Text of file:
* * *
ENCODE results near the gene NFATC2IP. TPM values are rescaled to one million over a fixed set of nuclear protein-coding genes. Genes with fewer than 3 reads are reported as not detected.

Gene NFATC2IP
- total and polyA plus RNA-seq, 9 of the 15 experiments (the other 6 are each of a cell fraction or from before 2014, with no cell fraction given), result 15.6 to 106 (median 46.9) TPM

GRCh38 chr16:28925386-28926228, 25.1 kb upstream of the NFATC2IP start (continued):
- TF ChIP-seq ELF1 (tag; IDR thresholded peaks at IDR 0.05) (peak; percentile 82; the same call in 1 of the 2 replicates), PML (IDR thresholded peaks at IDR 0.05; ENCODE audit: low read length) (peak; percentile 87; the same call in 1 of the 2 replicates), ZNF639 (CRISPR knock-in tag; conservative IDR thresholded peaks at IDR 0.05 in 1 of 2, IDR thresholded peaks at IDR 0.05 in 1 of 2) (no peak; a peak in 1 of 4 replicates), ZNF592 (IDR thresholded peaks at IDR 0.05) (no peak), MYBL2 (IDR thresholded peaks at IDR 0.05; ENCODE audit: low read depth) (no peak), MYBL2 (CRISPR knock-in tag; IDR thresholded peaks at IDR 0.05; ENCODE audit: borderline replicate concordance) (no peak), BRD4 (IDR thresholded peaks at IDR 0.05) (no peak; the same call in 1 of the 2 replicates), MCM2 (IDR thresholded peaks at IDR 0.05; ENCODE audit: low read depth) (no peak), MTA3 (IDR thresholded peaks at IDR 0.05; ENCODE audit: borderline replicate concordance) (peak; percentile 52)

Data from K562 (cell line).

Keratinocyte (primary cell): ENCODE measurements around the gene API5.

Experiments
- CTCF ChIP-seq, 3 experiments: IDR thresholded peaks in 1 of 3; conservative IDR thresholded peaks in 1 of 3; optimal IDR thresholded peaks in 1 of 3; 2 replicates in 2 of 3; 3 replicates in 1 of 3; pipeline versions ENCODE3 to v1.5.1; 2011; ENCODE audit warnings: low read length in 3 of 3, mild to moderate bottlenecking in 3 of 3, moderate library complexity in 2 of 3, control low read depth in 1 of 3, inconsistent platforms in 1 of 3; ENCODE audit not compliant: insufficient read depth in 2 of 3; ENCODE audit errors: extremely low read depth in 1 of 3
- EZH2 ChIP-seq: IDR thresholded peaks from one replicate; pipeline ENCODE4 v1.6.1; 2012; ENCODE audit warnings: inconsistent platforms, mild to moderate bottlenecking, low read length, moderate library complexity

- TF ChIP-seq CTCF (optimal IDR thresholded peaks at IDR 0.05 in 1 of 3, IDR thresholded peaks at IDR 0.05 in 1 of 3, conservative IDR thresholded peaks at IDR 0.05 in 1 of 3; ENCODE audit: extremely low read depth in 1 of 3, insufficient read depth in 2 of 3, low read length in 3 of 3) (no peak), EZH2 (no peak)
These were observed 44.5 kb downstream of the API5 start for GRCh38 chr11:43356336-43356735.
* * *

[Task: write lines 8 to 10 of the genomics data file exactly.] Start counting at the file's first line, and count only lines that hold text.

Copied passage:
Experiments
- CTCF ChIP-seq, 3 experiments: IDR thresholded peaks in 1 of 3; conservative IDR thresholded peaks in 1 of 3; optimal IDR thresholded peaks in 1 of 3; 2 replicates in 2 of 3; 3 replicates in 1 of 3; pipeline versions ENCODE3 to v1.5.1; 2011; ENCODE audit warnings: low read length in 3 of 3, mild to moderate bottlenecking in 3 of 3, moderate library complexity in 2 of 3, control low read depth in 1 of 3, inconsistent platforms in 1 of 3; ENCODE audit not compliant: insufficient read depth in 2 of 3; ENCODE audit errors: extremely low read depth in 1 of 3
- EZH2 ChIP-seq: IDR thresholded peaks from one replicate; pipeline ENCODE4 v1.6.1; 2012; ENCODE audit warnings: inconsistent platforms, mild to moderate bottlenecking, low read length, moderate library complexity